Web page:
By Adam Isaac
Facebook (FB) is the biggest social media network in the world, with more than 900 million users worldwide. After the IPO, the FB stock has been plunging and currently trades in the lower twenties. While, the stock has been plunging, the biggest challenge for Facebook is increasing its revenue generating capabilities. At the moment, even at such low prices, FB stock does not justify its price multiples. In my previous articles, I have looked at Facebook from different angles. However, the theme has been the capability of the company to generate enough revenues to justify its valuations. I have also suggested some strategies to maximize revenue. In this article, I will look at some potential pitfalls and challenges for FB in the coming six months, and how it can affect shareholders.
Facebook is trying to revolutionize the online advertisement, and with the type of data it has access to, not many would bet against it. However, using this data is a challenge in itself. At present, the company cannot seem to come up with an idea to appease both consumers and advertisers. Just before the IPO, General Motors (GM) decided to pull its $10 million advertising budget from Facebook. The main reason was that GM wanted bigger, higher impact ad units. On the other hand, Facebook claims to have the best consumer experience online. Therein lays the main issue and that is a tradeoff between the user experience and the satisfaction of advertisers.
Will Facebook mobile be a success?
Facebook management has pinned all of their hopes on Facebook mobile, and how it is going to augment declining revenue growth. However, a recent survey by Appcelerator and IDC indicates that it may not be easy for FB to generate revenue from mobile users. Appcelerator and IDC surveyed 5,526 Appcelerator Titanium developers from August 22-28, 2012 on their perceptions about current debates in mobile, social, and the cloud as well as their development priorities. It is believed to be the biggest mobile developer survey of its kind. An incredible 66% of mobile developers affirm that it is "likely to very likely" that a mobile-first social startup will disrupt the market for social applications on mobile devices and take market share from Facebook.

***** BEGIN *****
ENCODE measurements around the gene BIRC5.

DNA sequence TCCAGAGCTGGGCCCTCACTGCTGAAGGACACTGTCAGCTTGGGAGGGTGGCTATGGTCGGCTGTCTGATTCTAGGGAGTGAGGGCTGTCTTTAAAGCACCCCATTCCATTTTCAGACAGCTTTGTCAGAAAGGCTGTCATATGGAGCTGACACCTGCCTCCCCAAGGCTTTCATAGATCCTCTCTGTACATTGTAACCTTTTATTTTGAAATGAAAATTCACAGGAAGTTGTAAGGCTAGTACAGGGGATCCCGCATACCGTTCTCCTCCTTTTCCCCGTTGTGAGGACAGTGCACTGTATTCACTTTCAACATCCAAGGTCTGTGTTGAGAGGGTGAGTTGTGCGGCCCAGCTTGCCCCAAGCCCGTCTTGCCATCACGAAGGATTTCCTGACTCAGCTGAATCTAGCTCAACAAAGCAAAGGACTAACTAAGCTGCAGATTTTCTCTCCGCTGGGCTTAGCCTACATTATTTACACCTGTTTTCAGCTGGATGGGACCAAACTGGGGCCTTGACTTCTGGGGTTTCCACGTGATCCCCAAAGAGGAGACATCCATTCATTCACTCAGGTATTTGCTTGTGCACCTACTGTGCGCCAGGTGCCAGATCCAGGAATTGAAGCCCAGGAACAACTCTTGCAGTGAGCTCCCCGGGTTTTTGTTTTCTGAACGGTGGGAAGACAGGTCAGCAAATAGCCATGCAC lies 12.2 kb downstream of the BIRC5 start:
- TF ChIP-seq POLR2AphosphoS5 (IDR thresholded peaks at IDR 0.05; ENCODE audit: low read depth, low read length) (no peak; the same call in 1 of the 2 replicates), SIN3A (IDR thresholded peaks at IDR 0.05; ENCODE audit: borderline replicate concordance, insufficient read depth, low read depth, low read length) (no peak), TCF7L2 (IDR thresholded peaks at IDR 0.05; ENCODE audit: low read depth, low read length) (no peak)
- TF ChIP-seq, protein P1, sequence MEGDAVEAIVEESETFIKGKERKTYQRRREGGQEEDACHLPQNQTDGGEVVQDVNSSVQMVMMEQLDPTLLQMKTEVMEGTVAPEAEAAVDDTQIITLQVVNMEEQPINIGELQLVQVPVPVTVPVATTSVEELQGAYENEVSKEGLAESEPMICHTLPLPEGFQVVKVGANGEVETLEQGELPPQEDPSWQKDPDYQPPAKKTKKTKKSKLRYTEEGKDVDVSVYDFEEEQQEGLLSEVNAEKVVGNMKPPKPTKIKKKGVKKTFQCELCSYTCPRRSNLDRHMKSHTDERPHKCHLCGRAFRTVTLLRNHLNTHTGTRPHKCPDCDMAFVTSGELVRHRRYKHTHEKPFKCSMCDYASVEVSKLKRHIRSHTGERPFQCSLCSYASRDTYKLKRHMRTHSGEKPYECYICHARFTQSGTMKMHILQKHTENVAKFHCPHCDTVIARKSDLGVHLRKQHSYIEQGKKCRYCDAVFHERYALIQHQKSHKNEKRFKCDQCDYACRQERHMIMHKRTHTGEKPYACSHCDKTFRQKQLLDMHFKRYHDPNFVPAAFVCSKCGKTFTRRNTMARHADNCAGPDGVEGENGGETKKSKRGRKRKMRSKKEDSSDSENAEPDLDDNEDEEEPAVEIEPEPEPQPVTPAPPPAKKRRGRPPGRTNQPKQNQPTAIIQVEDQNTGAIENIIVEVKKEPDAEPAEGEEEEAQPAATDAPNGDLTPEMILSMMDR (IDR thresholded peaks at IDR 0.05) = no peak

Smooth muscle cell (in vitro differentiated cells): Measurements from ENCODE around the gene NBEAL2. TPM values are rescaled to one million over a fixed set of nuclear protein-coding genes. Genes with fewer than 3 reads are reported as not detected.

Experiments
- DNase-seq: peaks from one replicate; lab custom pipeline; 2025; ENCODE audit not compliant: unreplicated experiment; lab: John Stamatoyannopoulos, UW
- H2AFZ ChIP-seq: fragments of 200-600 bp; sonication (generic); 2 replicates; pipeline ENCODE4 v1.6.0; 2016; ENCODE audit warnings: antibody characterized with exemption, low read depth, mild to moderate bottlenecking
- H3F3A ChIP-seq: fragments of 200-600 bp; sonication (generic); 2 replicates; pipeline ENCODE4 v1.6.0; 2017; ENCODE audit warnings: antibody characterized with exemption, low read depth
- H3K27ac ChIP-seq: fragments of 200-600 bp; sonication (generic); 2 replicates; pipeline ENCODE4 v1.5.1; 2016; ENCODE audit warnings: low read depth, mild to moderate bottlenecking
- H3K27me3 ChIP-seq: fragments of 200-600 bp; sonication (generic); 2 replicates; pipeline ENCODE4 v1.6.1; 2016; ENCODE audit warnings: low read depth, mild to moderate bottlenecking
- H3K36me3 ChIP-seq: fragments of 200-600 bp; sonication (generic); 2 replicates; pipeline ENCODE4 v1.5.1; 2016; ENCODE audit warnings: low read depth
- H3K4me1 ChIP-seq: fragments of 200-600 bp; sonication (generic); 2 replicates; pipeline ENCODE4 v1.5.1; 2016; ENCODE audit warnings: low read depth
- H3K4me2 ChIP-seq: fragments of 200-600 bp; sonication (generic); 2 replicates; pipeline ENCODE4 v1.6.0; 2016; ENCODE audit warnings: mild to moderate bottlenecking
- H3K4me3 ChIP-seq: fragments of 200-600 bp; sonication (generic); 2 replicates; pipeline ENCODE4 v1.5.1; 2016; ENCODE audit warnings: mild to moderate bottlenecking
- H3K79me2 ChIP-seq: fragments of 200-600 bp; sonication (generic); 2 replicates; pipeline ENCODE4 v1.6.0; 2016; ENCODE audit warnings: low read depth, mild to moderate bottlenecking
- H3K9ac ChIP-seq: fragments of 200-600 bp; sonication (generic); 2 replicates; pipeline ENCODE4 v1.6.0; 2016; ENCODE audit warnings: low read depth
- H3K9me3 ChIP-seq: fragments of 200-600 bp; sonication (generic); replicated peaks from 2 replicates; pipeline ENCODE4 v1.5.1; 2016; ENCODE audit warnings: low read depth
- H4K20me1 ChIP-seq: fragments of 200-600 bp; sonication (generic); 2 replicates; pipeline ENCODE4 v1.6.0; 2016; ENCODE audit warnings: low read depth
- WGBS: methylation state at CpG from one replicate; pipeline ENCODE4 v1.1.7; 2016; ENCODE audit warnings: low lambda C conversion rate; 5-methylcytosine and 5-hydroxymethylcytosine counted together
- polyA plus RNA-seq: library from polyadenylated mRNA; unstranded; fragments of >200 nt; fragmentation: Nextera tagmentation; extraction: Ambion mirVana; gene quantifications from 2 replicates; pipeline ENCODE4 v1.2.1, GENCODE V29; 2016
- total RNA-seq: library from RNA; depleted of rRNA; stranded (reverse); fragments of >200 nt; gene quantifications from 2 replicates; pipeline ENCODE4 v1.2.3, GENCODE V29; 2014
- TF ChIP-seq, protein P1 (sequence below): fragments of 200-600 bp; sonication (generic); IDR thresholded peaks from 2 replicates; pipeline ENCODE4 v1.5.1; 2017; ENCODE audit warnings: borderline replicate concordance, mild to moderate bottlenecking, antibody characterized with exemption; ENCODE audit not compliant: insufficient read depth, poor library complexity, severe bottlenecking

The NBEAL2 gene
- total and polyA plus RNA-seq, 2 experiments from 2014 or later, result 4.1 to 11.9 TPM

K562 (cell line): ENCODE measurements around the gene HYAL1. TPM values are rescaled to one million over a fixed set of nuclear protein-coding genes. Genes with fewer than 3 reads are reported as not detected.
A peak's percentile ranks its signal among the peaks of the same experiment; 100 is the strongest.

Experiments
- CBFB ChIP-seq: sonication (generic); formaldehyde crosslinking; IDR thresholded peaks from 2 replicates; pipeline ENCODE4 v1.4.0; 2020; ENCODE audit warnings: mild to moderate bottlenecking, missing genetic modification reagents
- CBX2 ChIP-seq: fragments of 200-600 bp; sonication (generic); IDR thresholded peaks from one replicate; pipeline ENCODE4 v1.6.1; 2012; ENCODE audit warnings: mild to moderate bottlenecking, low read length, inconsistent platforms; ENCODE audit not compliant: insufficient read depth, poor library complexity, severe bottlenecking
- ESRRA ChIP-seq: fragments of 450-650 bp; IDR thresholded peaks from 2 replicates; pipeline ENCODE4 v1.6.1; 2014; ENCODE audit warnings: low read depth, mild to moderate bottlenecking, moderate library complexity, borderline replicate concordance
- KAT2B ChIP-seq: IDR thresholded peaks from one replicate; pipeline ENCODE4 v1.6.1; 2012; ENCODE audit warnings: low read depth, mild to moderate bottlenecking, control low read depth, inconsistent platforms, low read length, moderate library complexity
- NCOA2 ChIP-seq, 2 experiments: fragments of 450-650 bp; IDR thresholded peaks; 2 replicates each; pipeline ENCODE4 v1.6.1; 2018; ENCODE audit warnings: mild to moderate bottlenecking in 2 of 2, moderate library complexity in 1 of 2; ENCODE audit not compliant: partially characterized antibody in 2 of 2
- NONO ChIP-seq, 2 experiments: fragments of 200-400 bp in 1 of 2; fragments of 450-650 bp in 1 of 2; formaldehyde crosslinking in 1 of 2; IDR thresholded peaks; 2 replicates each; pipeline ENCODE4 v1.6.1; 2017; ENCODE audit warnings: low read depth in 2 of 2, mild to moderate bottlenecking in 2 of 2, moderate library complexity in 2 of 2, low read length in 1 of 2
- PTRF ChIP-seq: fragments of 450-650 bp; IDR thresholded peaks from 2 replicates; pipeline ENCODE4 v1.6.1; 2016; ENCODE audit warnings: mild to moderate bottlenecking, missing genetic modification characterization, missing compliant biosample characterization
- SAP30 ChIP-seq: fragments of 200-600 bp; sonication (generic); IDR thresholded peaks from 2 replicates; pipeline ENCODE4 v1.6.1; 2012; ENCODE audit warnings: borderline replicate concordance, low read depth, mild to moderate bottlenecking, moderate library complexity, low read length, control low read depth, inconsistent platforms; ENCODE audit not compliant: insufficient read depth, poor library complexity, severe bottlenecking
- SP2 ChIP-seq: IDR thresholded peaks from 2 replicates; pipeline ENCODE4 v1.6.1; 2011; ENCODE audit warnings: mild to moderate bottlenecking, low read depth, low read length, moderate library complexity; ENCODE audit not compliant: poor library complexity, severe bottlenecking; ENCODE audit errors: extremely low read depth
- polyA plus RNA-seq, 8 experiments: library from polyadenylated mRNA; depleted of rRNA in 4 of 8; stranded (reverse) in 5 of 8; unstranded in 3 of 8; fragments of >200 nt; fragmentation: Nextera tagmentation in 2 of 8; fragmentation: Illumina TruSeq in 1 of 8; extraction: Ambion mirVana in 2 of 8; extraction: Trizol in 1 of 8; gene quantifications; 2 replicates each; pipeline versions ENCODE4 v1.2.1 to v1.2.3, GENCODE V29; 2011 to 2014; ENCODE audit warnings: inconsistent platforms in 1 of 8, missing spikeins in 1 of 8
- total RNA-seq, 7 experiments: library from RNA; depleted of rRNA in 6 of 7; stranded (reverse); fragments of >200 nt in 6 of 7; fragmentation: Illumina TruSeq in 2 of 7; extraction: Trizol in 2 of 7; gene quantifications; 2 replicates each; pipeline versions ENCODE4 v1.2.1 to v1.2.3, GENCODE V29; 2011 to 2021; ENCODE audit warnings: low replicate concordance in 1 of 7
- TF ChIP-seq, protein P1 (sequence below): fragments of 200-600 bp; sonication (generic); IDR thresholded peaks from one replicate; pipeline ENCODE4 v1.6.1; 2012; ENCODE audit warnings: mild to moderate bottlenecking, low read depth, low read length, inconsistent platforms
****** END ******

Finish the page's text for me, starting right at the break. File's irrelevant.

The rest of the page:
It is common in the technology sector for customers to switch allegiance for new technologies. As I mentioned in my previous article, Facebook is no more a novelty and is likely to lose market share to new apps. If Facebook is not able to achieve expected growth in the mobile sector, the firm can be in serious trouble.
Lock-up Release and Hefty Tax Bill
A large number of Facebook shares will become eligible for sales in the next year. As a result, shares may enter the market in a steady torrent, which may cause an oversupply of shares. At the moment, there are only 25% of the total shares outstanding for Facebook, as 10% shares (268 million) became eligible for sale on August 15, 2012. However, by May 2013, 70% of total Facebook shares can be in the market due to the expiry of lock up period. Therefore, an influx of the shares can put a pressure on the price of FB. Although some of the shareholders may be wary of selling the stocks at such low prices, some will surely sell and try to get out. The remaining may want to sell if the stock price increases, and this can create a consistent selling pressure on the stock.
Recently, Facebook director Peter Thiel sold major portion of his stake in the company for almost $400 million. Thiel, one of the earliest investors in the company, sold approximately 20.1 million shares on August 16 and August 17, raising $395.8 million. The sale came after the first "lockup" period expired. As a result of the sale, FB stocks came down to $19.05. At the moment, the stock is trading around $20, and the next lock-up period will expire in mid-October. Facebook stock will see another fall in price, as I believe investors will look to get out. In October, another 247 million shares will be available for sale in the market.
Another problem that Facebook faces is an enormous tax bill related to its employee stock compensation program. Facebook will have to pay around $2 billion to the U.S. government to pay the withholding tax on its Restricted Stock Units (RSUs). However, the company seems to have this issue covered through its cash reserves and credit lines. Facebook established credit lines with the banks it used to underwrite the IPO. Earlier suggestions of a secondary offering have been rejected by the company.
For Facebook, the same questions remain; will the company be able to generate enough revenues to justify its lofty multiples? Even at $20.79, the stock is still trading at 30x-35x next year's expected earnings, as opposed to 12x for Apple (AAPL) and 13x for Google (GOOG). Facebook can come down significantly, and the multiples will still look expensive as compared to the leaders in the tech industry. I believe the firm is trying hard to come up with strategies to increase its revenues and allay the fears of its investors. However, it will have to go through another tough six to eight months before it can see any improvement.